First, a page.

*** The One and Only Palmilla in Cabo:  My pocketbook only allows for an escorted tour of the facility but wow.  You expect Brad Pitt or George Clooney to walk around a corner at any time.  It isn't the fact that a luxury suite cost about $2000 dollars a night that makes this place romantic,  but what they do with all those $2000 dolllars that they collect.   It is a haven that makes my high end trek to
Cancun a couple years ago seem like a trip for a pauper.    Sunsets holding each other close and hearing the surf just yards below you while in the total privacy of your patio and knowing that your every need is being catered to is quite a heady feeling.  If you have the means then make sure you visit here at some point in your traveling future.

*** The Posada de las
Flores in Punta Chivato Baja takes a bit of work to get to unless you have your own airplane.  Honestly, besides losing yourself in your lovers arms and an occasional game of tennis or a swim in the Sea of Cortez, there is not a lot to do except just be alone with the one you love.  Before it was practical for tourists to explore in Baja, celebrities including John Wayne made their way to Punta Chivato to enjoy the sun away from the rest of us.   The great thing about this place is that it is now possible for the rest of us to get there and we, too, can escape from the rest of the world.

*** Ignacio Springs Yurts in San Ignacio, Baja:  I don't know really what it is that makes me like this place so much.   These lakeside, yes I said lakeside, Yurts are very deluxe and transport you even further from home than just the 550 miles south of
San Diego that you traveled to get there.  They have breakfasts that past guests rave about.  It is so isolated and quiet that you can truly leave your worries back at home and just enjoy a retreat as a couple.  There is a small town up the road that has a historical  mission, and this is the launching point for many of the tours that take people to see the grey whales each year. 

*** The Misol Ha waterfalls in
Chiapas.  If you are dedicated and have an equally dedicated partner, then this is an adventure that you should take at some point.  Being remote to the point of  being beyond everything is quite a feeling, and if you don't have to drag your lover to these falls then the bonding that will result should guarantee a positive outcome for you.

*** Finally, if you are in Huatulco make sure to try out the horseback riding.  It is definitely a step up from most towns where you can simply ride up and down the beach.  Here you can ride through the jungle and make your way down the Rio Copalita which is a favorite of white water rafters.  The setting makes you feel like you are one of the explorers from past centuries.  Storm activity over the last few years has greatly expanded the beach where this river meets the ocean so there is plenty of room to ride and explore near these lovely waters.



What are your most 5 most favorite destinations in Mexico and why?



Mexico is so varied and there are so many options that this question is tough.  I will let you know about 5 of my favorites, but know that there are dozens more.

          ***Loreto:  This town is really my first love in
.  I made my way there by bus many years ago and returned several times as I put together the first You Decide Travel Guide.  Through hard work, and being social beyond my comfort zone I was able to establish friendships with the locals that last to this day.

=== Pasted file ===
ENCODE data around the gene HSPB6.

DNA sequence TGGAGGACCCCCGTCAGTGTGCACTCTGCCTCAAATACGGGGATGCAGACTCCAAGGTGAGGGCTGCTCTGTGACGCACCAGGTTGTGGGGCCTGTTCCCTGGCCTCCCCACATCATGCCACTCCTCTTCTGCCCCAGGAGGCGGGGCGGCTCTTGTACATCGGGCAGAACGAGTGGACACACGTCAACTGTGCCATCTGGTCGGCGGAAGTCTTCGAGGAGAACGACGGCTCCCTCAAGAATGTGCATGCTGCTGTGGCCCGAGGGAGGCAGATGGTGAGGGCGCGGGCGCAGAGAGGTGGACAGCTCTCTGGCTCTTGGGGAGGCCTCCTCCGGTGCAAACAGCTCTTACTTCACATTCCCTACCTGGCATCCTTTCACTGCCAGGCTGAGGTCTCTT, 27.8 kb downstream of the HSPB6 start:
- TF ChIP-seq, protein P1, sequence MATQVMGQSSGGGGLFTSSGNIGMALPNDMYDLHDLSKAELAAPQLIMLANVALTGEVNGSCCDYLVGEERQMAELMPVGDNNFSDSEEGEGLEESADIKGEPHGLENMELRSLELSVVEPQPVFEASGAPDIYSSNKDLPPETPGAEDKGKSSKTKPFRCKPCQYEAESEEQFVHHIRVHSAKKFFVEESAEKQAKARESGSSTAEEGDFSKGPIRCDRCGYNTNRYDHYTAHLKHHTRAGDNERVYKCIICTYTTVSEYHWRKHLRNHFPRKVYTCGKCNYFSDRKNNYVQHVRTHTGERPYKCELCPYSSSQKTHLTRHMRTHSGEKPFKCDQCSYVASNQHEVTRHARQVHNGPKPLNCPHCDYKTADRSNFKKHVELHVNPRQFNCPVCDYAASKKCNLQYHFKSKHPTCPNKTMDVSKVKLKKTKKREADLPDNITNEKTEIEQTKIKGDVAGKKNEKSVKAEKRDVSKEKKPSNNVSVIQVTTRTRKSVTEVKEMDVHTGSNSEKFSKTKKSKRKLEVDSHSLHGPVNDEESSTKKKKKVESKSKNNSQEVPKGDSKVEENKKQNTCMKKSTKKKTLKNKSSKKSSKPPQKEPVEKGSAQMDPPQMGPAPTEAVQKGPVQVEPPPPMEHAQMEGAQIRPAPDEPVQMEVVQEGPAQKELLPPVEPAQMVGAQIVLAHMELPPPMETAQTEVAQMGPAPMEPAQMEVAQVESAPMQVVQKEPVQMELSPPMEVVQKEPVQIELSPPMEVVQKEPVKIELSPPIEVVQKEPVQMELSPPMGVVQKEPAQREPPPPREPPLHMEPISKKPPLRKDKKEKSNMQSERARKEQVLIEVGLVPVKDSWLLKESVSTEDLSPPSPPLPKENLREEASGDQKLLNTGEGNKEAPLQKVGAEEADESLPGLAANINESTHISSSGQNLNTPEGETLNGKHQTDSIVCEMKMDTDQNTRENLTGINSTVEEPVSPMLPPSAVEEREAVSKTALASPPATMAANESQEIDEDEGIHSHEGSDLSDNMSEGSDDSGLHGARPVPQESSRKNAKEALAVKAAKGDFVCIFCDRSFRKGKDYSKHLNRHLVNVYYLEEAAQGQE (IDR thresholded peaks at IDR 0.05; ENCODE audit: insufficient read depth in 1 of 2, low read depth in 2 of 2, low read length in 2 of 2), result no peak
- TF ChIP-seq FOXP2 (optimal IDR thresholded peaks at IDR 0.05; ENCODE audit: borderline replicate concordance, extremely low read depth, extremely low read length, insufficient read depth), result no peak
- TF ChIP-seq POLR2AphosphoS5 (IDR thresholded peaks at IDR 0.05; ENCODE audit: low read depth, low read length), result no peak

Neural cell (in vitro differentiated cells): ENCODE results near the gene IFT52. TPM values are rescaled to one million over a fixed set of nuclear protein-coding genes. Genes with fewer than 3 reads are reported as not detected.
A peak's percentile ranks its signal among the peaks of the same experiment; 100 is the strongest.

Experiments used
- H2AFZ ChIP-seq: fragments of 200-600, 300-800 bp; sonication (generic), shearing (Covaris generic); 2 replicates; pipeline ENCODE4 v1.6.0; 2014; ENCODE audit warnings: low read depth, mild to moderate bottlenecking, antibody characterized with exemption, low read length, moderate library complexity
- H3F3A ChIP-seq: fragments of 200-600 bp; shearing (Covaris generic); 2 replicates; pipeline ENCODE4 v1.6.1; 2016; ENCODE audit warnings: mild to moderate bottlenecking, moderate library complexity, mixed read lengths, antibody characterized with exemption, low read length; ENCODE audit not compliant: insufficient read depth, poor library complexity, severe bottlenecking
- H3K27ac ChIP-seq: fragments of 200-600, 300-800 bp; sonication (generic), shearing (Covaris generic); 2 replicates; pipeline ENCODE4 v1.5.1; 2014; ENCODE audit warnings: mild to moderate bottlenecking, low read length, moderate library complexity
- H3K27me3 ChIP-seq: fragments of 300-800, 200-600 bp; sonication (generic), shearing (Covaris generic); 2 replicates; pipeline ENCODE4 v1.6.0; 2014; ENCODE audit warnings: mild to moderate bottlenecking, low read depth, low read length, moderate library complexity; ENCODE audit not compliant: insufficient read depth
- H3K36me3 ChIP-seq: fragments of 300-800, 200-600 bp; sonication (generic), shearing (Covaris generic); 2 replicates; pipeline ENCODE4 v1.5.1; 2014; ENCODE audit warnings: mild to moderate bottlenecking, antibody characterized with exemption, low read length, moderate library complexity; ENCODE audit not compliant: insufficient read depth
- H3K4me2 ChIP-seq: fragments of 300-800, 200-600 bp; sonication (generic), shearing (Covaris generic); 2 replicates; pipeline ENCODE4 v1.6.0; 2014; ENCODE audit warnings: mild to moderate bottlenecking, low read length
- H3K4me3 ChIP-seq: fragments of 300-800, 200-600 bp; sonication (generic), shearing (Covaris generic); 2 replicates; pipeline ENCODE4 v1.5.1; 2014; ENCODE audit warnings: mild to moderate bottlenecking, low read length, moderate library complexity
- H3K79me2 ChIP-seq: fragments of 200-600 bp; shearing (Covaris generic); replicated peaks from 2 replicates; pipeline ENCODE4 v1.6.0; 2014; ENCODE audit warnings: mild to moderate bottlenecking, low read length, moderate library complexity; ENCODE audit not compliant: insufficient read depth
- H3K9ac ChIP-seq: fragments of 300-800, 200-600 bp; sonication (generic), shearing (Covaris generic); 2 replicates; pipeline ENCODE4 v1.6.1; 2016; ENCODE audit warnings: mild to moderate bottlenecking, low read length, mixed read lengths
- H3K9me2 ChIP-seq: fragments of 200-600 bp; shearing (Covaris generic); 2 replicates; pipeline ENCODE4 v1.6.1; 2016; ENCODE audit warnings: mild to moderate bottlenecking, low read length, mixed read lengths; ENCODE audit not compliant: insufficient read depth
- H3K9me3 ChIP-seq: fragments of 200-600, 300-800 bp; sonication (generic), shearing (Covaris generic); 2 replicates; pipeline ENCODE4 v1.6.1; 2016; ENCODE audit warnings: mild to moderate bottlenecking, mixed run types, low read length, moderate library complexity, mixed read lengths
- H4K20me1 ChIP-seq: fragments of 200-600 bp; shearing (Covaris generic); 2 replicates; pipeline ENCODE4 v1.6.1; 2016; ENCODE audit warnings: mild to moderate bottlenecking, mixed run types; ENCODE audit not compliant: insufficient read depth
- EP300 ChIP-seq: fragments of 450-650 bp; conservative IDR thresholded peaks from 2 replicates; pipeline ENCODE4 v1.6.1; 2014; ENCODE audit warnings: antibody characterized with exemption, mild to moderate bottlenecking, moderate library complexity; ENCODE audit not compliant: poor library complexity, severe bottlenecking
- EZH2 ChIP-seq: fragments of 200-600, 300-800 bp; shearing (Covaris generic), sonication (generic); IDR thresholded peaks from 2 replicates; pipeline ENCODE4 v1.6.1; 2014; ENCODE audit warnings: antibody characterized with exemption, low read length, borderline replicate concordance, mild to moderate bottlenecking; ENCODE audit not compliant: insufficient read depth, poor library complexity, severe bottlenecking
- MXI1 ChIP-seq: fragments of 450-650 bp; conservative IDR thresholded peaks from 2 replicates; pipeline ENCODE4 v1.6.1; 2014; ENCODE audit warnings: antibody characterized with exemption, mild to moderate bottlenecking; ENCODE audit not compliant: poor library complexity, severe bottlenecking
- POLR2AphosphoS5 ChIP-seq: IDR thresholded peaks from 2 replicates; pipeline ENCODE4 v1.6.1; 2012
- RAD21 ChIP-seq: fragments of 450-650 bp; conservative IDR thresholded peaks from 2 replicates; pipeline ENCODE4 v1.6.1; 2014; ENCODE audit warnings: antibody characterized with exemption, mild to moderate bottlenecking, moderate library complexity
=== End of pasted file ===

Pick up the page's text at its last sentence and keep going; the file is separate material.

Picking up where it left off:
With daily service from LA or
San Diego, Loreto is terrific for those people who want to visit a quieter Mexico.  You will not find the time share guys walking up the street asking you if you are on your honeymoon and want a free jeep and breakfast.  The pace is slow and the scenery and opportunities to explore nearly unlimited.   

It isn't really a choice for the spring break crowd, so if this sounds good you should definately do some research on this great Baja town that is on the eastern side of the peninsula about a third of the way up from Cabo.

*** The
Copper Canyon:  Imagine a canyon that is deeper than the Grand Canyon and takes up a good portion of the Mexican state of Chihuahua.  The railroad that passes through this famous canyon travel  over 400 miles and allows people to see scenery that will stay with you for a lifetime.  High bridges, tunnels, native villages and even forest of pine trees make this trip one that you absolutely must bring a camera on. 

On this trip you will see things that you never imagined finding in
Mexico.  There are many nearby activities include river rafting, fishing, hiking and mountain biking just to name a few.   For as remote as it sounds it really isn't that hard to make your way to.  You can fly into Los Mochis  in about an hour from several southwest US cities.  This is an adventure trip and after you tire, there are many amazing hotels.

            *** San Felipe:  Just a road trip away from Southern California or Arizona, this town is on the Sea of Cortez near its northwestern shore.  Known for wild spring breaks, as part of the famous Baja off road races and for its fishing it is a great place to visit.  Whenever I visit it reminds me of the road trips my family took through the western United States when I was  young.  Most of the hotels are not 5 star or even 4 but the town has a charming character. 

For a small beach side town, the over 60 restaurants will keep you fed for as long as your adventure lasts.  There are a few attractions of interest, but most people just come to enjoy some beach time or to find a retirement home south of the border.  It is close, but feels like a world away when you arrive.

  *** Los Cabos: For the traditionalists out there that say Los Cabos is too American, that is exactly why I recommend it.  Some people take a trip to "real Mexico" and find out that it isn't all it's cracked up to be. 

They return home and tell everyone that
Mexico is a horrible place and that they should never go.  Los Cabos is different in that you can be at the marina, that could for all practical purposes be in San Diego, one moment and then just walk up the street and you are in  traditional Mexico.  Los Cabos is actually two cities at the tip of the Baja Peninsula, but they are a great place to take a first timer to Mexico or someone a bit more high maintenance. 

They can take in as much